One of these is not like the other. How did Screamin’ Veemis come into your life? Are you just a really hungry guy who dreams of a perfect world filled with sandwiches and coffee?

“You’re spot on. Like many ventures before us, Screamin’ Veemis (Vee-meeze) was conceived to solve our own problem. When the clock struck lunch we wanted flavour. We wanted generosity. We wanted fresh. We wanted value. So we decided to build it ourselves. I’ve written before about the back-story and brand purpose.

“We opened in May last year and six months later were voted Newcastle’s Best Sandwich. We have great staff and loyal customers. I’m really proud of the product, the brand, and the social impact we’ve had via our Banh Mi Banh You loyalty program.

“That’s the fast-casual restaurant story. Screamin’ also serves as an ‘always in beta’ innovation space for testing new ideas and technology with real customers. The entire team at The Village of Useful works on the business. It provides our staff with the unique insight that comes from running a business and helps us be better consultants.

“When we’re consulting to ASX200 companies we’re not just speaking from our consulting experience. We’ve also tested and commercialised ideas in our own space, with our own budget, with real customers.”

The Village of Useful seems to be your crown jewel. As someone who is passionate about being innovative and “useful”, what’s the most common mistake you see brands making in terms of customer experience?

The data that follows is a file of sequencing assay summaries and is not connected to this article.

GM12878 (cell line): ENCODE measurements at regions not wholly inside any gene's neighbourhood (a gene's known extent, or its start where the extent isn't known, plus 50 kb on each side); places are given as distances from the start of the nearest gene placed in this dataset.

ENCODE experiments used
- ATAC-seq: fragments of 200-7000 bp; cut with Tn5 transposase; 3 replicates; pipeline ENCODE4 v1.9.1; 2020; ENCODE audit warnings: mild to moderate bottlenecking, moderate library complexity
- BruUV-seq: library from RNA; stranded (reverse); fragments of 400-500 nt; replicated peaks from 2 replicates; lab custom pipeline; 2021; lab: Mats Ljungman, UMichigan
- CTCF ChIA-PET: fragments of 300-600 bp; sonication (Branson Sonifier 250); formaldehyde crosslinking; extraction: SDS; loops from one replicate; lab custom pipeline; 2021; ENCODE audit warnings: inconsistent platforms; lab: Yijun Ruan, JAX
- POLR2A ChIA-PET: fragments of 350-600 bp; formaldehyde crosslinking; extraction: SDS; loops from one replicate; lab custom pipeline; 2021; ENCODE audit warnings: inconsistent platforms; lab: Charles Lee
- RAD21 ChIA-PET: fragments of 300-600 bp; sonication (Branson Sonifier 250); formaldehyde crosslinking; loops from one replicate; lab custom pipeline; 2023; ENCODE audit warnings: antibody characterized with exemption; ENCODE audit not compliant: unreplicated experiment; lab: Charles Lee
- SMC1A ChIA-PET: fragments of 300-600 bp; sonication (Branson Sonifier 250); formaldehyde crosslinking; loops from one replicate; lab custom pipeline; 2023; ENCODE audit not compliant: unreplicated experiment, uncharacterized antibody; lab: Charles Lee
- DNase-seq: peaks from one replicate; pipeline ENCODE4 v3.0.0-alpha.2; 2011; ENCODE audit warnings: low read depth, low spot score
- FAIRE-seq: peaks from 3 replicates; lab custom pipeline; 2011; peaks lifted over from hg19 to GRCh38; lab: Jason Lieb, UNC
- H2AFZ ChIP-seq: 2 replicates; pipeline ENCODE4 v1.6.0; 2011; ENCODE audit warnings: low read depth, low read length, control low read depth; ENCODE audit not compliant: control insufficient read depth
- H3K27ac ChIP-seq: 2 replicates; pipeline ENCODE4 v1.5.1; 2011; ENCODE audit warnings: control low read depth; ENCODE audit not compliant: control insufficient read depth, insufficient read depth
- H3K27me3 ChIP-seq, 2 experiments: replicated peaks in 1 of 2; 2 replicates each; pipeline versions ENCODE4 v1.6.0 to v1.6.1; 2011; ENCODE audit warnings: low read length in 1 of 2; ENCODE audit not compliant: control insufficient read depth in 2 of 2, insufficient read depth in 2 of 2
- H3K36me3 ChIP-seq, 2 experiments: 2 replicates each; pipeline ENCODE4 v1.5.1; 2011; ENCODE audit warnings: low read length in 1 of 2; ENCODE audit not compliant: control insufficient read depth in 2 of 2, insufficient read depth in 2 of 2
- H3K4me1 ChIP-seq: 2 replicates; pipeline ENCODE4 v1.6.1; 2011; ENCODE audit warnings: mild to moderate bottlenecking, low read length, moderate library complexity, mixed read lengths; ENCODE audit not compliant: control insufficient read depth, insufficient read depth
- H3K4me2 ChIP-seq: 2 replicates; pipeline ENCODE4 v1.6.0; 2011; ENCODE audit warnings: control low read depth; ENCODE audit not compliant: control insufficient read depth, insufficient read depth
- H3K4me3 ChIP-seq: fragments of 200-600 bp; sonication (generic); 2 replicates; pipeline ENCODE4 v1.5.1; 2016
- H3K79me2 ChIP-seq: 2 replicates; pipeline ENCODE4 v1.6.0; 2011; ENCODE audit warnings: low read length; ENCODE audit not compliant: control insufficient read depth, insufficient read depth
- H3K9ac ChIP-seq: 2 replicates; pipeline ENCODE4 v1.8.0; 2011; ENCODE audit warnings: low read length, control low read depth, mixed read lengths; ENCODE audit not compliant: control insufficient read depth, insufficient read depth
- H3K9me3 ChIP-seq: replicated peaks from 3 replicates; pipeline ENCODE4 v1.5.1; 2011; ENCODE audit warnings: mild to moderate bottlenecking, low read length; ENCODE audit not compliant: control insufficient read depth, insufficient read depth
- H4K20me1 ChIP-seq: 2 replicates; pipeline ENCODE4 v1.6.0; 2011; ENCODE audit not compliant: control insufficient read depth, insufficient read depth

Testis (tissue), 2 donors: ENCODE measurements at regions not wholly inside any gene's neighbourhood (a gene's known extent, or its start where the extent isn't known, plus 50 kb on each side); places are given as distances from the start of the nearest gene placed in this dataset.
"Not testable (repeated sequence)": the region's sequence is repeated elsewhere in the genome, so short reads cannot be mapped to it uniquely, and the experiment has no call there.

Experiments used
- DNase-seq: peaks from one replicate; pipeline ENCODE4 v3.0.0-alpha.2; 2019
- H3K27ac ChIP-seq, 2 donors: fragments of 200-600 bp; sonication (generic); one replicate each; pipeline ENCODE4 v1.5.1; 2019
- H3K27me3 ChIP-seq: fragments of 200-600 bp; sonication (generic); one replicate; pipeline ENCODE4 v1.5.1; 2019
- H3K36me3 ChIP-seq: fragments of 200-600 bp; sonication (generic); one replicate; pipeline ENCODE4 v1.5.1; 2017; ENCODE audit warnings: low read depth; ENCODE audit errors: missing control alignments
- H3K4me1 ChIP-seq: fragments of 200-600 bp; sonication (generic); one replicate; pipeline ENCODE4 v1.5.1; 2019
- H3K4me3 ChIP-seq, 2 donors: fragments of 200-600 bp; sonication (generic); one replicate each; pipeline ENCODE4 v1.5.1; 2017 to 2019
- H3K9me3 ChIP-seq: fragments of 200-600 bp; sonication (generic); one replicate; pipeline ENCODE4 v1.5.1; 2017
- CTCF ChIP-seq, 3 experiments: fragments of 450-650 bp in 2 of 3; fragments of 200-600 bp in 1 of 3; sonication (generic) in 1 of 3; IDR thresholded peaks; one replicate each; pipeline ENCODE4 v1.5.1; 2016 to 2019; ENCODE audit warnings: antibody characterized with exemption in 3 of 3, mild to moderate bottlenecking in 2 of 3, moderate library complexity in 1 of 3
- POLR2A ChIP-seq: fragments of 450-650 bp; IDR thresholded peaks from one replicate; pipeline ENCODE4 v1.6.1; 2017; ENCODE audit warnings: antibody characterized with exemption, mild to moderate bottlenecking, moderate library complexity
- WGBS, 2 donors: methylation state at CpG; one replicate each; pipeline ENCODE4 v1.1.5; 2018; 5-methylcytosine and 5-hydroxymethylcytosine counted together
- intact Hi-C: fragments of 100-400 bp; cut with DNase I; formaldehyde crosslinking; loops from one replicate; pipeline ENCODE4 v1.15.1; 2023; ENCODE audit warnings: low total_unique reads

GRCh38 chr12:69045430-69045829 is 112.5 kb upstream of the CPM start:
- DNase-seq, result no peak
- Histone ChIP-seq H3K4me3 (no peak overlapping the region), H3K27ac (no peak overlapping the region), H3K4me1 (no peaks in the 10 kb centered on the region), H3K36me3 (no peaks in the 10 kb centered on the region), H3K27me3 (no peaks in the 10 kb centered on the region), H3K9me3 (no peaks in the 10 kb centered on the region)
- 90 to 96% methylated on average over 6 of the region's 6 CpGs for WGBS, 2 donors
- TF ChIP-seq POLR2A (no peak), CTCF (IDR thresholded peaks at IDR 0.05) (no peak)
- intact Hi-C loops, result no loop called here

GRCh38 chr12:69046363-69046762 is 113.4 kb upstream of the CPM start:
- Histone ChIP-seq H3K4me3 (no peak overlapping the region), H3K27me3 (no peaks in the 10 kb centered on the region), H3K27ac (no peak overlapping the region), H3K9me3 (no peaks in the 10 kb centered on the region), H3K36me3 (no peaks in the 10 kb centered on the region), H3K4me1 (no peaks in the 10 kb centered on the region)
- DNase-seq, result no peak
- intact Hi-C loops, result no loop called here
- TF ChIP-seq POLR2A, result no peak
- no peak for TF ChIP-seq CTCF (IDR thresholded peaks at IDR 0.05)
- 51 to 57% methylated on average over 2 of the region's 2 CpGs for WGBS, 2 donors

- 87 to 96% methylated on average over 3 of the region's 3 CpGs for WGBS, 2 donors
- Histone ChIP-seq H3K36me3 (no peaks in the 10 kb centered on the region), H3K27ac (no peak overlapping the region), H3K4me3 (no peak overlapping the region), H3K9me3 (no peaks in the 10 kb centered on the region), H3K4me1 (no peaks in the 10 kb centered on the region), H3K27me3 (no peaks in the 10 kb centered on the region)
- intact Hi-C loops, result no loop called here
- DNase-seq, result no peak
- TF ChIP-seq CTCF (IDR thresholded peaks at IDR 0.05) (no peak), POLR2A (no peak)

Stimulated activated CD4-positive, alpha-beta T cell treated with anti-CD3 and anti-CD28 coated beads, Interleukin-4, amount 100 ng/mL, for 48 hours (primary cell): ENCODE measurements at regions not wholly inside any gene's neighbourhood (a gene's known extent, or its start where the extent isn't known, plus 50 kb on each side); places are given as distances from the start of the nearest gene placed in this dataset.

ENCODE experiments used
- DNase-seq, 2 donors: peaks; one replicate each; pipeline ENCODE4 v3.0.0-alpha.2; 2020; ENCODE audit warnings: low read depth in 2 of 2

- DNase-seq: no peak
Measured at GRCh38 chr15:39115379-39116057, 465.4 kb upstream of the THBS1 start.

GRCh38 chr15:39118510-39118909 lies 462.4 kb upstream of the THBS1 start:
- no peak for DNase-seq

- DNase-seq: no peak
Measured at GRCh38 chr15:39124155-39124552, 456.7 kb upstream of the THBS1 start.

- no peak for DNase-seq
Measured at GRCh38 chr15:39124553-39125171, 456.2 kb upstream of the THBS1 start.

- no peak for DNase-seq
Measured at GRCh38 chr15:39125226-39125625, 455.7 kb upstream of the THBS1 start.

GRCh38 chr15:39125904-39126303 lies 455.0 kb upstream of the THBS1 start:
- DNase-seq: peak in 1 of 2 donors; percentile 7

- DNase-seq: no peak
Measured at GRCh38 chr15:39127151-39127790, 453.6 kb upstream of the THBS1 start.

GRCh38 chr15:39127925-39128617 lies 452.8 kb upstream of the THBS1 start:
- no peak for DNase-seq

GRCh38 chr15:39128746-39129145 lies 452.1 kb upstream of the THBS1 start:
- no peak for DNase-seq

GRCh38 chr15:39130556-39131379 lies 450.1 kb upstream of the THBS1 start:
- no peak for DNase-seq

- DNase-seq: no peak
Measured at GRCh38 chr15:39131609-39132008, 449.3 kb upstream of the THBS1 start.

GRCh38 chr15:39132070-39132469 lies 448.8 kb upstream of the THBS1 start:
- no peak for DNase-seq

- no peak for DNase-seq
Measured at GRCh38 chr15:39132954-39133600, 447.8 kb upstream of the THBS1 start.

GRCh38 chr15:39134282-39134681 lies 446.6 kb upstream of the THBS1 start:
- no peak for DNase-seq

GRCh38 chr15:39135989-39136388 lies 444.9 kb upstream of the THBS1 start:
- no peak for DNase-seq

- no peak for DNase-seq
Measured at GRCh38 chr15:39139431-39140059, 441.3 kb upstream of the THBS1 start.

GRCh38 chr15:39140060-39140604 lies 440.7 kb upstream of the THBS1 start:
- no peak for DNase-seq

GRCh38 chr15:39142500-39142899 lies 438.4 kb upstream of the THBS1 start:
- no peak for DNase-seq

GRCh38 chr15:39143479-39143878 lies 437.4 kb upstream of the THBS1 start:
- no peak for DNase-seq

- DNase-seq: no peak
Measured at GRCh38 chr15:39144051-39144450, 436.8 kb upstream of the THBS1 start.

“Not understanding the customer. Customers choose to hire brands for a specific purpose, and the purpose usually varies a lot. Customers’ lives are different. Everyone has their own circumstances, personal struggles and unique characteristics. Retail customers choose to buy or not buy for thousands of different reasons.

Colourful cartoon graphics used on The Village of Useful website.

The Village of Useful’s branding epitomises the company’s unique approach to corporate innovation.

“Capturing gigabytes of data on every customer and simply looking for correlations between them often misses the real reasons for customers using or not using a brand. A common mistake is brands not really understanding their customer.

“What was their specific circumstance, what was going on in their life at the time? A pile of sales data probably won’t answer this, but I bet someone can make up a correlation and justify the behaviour somehow.

“A recent McKinsey poll found 94% of executives were dissatisfied with their organisations’ innovation performance. The desire to correlate and put customers into a few neat boxes is a big reason why.

“Here’s a simple example. You know Reece’s peanut butter cups, the popular Hershey-owned product? They’re foil wrapped. They’re hard to eat driving, because you need two hands to unwrap them. They’re not ideal when playing a video game or standing on a crowded subway either.